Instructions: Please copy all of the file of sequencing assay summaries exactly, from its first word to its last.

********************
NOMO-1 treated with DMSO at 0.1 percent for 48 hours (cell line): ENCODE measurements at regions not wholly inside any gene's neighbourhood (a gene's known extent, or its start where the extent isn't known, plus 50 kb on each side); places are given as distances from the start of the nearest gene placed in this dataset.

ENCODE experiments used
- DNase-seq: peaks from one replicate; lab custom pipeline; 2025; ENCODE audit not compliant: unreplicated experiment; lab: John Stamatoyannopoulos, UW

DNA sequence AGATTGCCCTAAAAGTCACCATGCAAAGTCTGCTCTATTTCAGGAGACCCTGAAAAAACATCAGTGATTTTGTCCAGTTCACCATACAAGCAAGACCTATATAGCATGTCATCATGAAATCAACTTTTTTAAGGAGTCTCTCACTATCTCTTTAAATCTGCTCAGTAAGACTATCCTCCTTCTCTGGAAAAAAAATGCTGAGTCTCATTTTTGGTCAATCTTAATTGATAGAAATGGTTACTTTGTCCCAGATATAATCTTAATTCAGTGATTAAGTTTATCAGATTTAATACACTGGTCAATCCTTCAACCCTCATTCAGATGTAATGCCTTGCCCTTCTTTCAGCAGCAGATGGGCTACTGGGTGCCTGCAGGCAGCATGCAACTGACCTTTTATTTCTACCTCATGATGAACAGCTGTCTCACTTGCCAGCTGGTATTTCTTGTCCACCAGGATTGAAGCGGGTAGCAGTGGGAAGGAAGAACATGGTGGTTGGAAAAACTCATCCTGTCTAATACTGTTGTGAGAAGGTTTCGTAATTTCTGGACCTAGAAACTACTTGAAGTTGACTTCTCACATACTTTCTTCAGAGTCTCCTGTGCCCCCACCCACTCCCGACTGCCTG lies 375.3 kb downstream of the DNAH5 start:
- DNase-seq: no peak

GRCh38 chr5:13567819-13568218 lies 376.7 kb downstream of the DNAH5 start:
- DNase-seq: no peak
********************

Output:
NOMO-1 treated with DMSO at 0.1 percent for 48 hours (cell line): ENCODE measurements at regions not wholly inside any gene's neighbourhood (a gene's known extent, or its start where the extent isn't known, plus 50 kb on each side); places are given as distances from the start of the nearest gene placed in this dataset.

ENCODE experiments used
- DNase-seq: peaks from one replicate; lab custom pipeline; 2025; ENCODE audit not compliant: unreplicated experiment; lab: John Stamatoyannopoulos, UW

DNA sequence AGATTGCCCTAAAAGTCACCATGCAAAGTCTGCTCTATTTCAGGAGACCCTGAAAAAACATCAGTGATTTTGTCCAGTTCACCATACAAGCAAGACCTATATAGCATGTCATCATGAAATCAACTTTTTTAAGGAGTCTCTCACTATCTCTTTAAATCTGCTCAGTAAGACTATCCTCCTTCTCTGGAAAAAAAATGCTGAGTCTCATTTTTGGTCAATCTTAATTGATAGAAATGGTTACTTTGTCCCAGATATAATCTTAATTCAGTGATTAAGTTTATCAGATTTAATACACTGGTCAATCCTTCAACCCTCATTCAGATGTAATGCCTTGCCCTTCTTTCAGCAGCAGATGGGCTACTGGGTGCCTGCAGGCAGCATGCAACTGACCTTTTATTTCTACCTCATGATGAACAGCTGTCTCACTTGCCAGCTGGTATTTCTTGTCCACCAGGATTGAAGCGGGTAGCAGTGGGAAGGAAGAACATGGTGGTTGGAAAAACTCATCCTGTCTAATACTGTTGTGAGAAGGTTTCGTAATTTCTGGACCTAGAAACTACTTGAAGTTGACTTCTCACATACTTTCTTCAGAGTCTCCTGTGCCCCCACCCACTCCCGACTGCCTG lies 375.3 kb downstream of the DNAH5 start:
- DNase-seq: no peak

GRCh38 chr5:13567819-13568218 lies 376.7 kb downstream of the DNAH5 start:
- DNase-seq: no peak